Smog Veil Records
When it comes to rock and roll cities, Cleveland, despite hosting the Hall of Fame, isn’t generally discussed in the same way as New York, Los Angeles or even Memphis. But when someone does mention it, the name Peter Laughner is sure to come up. An early, or founding member of such legendary acts as Pere Ubu and Rocket From The Tombs, Laughner, who died in 1977 at the age of 24, casts a mighty shadow on Cleveland’s underground rock scene. This new box set collects previously unheard songs, lost radio shows and out of print releases to make up a five cd collection, including thirteen songs Laughner recorded solo hours before his death from pancreatitis.
If you draw a blank placing Laughner, it’s because his work saw little release during his life, and he was rarely recorded in a studio. In fact, only a single by Pere Ubu was officially released while he was alive. So this collection ranges from solo radio shows that find him playing original songs and frequent Lou Reed and Bob Dylan numbers (in fact, a large portion of this box set is one of those two, from acoustic guitar flights to grinding rock with his bands such as Friction, Fins or a particularly brutal version of Reed’s “Heroin” with Cinderella Backstreet). His most known song – “Amphetamine” – is noted because Jeff Tweedy quoted it on “Misunderstood” on the 1996 Wilco release Being There (“take the guitar player for a ride”).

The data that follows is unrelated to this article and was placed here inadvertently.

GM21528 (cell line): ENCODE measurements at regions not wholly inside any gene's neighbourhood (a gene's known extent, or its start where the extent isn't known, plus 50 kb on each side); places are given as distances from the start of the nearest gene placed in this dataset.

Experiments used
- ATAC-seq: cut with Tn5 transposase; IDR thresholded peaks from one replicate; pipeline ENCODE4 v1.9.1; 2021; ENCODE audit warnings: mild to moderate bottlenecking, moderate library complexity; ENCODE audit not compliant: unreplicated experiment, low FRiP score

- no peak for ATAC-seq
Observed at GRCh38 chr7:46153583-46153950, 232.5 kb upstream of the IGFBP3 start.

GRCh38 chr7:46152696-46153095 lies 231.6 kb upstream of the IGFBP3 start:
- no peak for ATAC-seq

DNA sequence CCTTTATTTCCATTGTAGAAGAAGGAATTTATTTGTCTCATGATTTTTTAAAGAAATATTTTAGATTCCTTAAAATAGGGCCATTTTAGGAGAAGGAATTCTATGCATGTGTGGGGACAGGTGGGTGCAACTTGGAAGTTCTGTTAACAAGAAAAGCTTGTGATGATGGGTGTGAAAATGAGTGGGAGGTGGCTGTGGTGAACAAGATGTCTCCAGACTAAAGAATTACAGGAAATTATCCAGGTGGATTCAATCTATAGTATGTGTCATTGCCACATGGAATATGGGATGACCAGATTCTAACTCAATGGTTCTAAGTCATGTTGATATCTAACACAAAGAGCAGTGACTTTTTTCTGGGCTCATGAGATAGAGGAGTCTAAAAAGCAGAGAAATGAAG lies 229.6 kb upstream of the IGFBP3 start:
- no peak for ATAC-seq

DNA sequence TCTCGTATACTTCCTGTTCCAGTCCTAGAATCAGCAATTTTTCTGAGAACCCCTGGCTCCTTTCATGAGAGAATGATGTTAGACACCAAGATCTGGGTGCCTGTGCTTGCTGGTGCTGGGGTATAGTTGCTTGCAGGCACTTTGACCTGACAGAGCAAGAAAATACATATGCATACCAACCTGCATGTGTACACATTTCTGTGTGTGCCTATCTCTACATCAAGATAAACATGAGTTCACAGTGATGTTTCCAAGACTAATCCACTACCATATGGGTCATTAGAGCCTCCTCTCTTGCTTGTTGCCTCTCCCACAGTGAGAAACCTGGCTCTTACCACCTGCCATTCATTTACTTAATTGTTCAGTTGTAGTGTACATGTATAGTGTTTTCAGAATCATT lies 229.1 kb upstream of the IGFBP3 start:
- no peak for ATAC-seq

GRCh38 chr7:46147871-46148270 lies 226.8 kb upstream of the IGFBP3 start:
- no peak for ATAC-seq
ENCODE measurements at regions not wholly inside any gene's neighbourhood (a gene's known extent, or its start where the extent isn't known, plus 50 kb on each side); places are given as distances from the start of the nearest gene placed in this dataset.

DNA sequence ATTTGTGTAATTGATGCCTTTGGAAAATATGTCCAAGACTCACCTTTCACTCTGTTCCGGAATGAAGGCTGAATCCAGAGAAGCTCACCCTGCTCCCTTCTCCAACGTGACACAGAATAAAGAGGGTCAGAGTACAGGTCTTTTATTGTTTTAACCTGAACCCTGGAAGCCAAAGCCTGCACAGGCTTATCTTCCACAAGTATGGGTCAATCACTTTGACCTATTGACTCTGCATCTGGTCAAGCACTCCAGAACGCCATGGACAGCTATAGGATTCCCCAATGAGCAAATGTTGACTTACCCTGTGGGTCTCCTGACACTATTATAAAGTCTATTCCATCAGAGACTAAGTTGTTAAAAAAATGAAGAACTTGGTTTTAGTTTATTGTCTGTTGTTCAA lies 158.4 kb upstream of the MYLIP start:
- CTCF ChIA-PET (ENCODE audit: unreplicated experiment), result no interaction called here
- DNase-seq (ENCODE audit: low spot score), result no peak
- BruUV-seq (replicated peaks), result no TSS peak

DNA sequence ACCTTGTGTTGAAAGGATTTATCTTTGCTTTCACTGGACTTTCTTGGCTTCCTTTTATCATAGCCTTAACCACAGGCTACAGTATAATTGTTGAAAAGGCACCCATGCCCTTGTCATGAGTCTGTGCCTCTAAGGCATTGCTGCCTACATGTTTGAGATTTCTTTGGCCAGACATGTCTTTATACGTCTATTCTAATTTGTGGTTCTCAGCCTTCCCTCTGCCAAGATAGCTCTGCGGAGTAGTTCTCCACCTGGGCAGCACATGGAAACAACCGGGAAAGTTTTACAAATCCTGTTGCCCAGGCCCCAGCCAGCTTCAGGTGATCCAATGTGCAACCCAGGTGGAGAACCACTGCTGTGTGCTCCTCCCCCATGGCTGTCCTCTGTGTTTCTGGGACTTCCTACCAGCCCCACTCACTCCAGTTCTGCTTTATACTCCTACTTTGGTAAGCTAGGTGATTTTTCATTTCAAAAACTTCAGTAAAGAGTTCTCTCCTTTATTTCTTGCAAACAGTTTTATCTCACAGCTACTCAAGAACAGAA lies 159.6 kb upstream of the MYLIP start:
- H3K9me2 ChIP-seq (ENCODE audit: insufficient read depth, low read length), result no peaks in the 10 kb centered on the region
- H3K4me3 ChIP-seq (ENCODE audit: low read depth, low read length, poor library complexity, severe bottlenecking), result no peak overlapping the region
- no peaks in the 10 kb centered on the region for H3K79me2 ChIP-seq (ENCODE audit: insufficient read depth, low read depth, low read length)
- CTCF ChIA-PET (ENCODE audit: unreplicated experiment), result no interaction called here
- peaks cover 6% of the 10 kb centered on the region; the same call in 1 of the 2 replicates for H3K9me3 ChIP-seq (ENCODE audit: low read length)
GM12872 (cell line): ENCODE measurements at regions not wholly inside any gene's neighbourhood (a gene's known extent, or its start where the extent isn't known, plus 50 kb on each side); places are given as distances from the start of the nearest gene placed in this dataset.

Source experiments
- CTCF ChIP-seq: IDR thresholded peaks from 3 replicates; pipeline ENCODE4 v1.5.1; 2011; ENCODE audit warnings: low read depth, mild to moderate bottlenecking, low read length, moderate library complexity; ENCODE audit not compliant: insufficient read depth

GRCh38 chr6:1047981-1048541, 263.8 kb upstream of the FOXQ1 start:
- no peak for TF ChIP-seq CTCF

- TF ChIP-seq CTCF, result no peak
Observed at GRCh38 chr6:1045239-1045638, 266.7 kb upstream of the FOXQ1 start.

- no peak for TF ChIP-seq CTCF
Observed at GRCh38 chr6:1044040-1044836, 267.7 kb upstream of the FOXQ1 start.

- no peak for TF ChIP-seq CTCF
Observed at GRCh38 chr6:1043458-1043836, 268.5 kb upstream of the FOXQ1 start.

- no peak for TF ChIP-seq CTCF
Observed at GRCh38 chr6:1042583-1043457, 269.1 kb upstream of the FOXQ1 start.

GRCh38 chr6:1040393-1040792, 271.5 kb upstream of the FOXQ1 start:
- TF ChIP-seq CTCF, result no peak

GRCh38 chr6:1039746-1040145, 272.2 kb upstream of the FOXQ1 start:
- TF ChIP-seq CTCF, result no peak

As noted, the five discs found here start with a pair of radio shows from 1972, with Laughner covering everything from Dylan to Jimmie Rodgers to “These Days” from Jackson Browne. The second disc focuses on his 1973-74 band Cinderella Backstreet, with a punkish burst of moments from Mott the Hoople, Lou Reed and a Laughner original, “I’m So Fucked Up”. Later discs include a duo performance of “Amphetamine” with Don Harvey, and the single greatest moment of the set, a jaw-dropping “Ain’t It Fun” with Rocket From The Tombs, which featured a pre-Pere Ubu David “Crocus Behemoth” Thomas and Cheetah Chrome, soon to be in the legendary Dead Boys.
The last disc, entitled Nocturnal Digressions, is Laughner solo on acoustic guitar, recorded at his home a short time before he died, which lends a certain ghoulish overtone to the songs. His versions of Tom Verlaine’s “See No Evil” and “Come On In” (Laughner played guitar for a brief time in Television), along with numbers from Jesse Winchester, Robert Johnson and Richard Hell show the broad range of Laughner’s influences, and makes you wish that he had lived longer, to truly achieve what this collection hints at. Peter Laughner propelled Cleveland’s punk underbelly, and died before most anyone knew who he was. But now, thanks to Smog Veil, that situation is hopefully in the past, because his work deserves wider acclaim. Not to mention it rocks.